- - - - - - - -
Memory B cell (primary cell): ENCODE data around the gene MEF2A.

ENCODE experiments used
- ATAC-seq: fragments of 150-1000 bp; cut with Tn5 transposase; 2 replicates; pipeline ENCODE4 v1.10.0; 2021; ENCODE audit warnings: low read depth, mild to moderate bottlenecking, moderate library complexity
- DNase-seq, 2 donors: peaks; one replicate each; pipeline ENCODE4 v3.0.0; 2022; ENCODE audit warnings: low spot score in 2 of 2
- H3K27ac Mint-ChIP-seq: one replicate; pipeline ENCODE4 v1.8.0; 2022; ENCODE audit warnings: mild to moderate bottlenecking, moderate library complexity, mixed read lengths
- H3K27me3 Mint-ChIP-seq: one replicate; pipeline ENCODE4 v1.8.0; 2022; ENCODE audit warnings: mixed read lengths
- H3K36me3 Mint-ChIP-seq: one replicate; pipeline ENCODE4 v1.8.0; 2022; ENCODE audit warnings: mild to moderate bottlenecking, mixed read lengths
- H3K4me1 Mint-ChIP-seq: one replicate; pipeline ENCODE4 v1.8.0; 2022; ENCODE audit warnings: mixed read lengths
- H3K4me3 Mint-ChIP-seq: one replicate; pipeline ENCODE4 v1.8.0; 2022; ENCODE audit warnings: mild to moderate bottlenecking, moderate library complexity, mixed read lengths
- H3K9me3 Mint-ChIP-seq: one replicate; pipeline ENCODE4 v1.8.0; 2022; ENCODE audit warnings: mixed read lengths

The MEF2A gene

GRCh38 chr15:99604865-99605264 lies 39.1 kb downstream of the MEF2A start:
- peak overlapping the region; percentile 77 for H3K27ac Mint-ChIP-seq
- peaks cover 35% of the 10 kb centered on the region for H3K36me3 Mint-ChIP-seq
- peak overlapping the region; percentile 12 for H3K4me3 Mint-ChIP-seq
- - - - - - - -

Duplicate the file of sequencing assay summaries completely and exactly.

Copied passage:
Memory B cell (primary cell): ENCODE data around the gene MEF2A.

ENCODE experiments used
- ATAC-seq: fragments of 150-1000 bp; cut with Tn5 transposase; 2 replicates; pipeline ENCODE4 v1.10.0; 2021; ENCODE audit warnings: low read depth, mild to moderate bottlenecking, moderate library complexity
- DNase-seq, 2 donors: peaks; one replicate each; pipeline ENCODE4 v3.0.0; 2022; ENCODE audit warnings: low spot score in 2 of 2
- H3K27ac Mint-ChIP-seq: one replicate; pipeline ENCODE4 v1.8.0; 2022; ENCODE audit warnings: mild to moderate bottlenecking, moderate library complexity, mixed read lengths
- H3K27me3 Mint-ChIP-seq: one replicate; pipeline ENCODE4 v1.8.0; 2022; ENCODE audit warnings: mixed read lengths
- H3K36me3 Mint-ChIP-seq: one replicate; pipeline ENCODE4 v1.8.0; 2022; ENCODE audit warnings: mild to moderate bottlenecking, mixed read lengths
- H3K4me1 Mint-ChIP-seq: one replicate; pipeline ENCODE4 v1.8.0; 2022; ENCODE audit warnings: mixed read lengths
- H3K4me3 Mint-ChIP-seq: one replicate; pipeline ENCODE4 v1.8.0; 2022; ENCODE audit warnings: mild to moderate bottlenecking, moderate library complexity, mixed read lengths
- H3K9me3 Mint-ChIP-seq: one replicate; pipeline ENCODE4 v1.8.0; 2022; ENCODE audit warnings: mixed read lengths

The MEF2A gene

GRCh38 chr15:99604865-99605264 lies 39.1 kb downstream of the MEF2A start:
- peak overlapping the region; percentile 77 for H3K27ac Mint-ChIP-seq
- peaks cover 35% of the 10 kb centered on the region for H3K36me3 Mint-ChIP-seq
- peak overlapping the region; percentile 12 for H3K4me3 Mint-ChIP-seq